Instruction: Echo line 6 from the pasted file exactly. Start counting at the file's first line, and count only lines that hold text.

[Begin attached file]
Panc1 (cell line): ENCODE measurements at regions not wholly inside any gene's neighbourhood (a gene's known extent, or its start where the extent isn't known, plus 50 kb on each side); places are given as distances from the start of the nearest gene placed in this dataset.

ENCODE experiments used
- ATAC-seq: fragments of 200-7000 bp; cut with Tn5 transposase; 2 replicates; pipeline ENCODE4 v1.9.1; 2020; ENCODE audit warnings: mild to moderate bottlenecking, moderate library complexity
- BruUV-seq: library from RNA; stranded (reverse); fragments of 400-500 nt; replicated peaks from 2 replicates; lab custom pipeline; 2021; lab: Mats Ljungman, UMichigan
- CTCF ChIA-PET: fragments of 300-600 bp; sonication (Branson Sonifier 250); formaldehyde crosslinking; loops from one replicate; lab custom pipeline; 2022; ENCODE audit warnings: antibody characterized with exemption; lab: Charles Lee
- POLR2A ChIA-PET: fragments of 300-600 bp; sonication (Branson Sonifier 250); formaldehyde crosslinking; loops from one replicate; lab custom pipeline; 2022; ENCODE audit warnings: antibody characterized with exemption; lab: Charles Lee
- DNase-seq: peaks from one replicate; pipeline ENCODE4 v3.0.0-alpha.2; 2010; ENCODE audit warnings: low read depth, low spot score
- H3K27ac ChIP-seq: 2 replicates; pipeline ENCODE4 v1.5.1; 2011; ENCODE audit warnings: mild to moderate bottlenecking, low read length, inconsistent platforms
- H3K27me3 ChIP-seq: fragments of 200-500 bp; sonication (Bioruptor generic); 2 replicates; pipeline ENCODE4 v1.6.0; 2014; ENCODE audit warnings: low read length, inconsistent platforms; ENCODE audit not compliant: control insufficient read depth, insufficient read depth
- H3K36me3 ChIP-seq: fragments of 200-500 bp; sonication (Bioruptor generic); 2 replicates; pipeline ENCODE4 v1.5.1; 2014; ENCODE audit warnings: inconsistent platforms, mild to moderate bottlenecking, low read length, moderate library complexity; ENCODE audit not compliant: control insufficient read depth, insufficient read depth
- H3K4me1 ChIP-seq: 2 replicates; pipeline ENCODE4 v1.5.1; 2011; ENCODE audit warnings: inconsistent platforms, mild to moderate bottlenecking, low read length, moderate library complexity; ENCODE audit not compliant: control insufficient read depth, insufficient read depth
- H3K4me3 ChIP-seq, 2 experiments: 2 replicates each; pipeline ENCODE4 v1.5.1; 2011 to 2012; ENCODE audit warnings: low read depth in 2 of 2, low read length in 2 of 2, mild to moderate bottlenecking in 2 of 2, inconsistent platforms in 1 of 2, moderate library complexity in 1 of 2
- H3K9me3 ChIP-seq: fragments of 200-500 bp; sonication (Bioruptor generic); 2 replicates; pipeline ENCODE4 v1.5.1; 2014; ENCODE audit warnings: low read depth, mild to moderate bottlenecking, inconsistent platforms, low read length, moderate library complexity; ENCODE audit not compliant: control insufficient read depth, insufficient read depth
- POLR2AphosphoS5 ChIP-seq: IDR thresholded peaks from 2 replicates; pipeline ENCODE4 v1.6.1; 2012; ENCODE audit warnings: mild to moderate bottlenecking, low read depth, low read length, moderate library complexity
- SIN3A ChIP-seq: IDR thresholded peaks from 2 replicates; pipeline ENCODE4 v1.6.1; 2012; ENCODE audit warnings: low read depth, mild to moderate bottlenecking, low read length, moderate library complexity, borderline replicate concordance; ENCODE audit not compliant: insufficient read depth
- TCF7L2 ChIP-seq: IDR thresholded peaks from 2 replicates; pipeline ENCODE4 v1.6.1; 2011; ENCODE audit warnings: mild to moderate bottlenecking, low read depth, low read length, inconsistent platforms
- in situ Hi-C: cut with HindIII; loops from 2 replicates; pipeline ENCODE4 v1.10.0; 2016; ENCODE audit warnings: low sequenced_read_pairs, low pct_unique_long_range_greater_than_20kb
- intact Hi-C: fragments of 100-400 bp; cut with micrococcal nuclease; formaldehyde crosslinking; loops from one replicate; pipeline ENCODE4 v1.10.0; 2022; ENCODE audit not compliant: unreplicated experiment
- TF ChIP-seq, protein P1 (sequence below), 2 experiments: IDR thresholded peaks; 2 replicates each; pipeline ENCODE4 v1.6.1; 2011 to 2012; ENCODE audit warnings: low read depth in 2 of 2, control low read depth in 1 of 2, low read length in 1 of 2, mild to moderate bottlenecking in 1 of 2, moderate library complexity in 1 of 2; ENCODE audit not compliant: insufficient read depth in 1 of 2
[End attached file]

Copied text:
- POLR2A ChIA-PET: fragments of 300-600 bp; sonication (Branson Sonifier 250); formaldehyde crosslinking; loops from one replicate; lab custom pipeline; 2022; ENCODE audit warnings: antibody characterized with exemption; lab: Charles Lee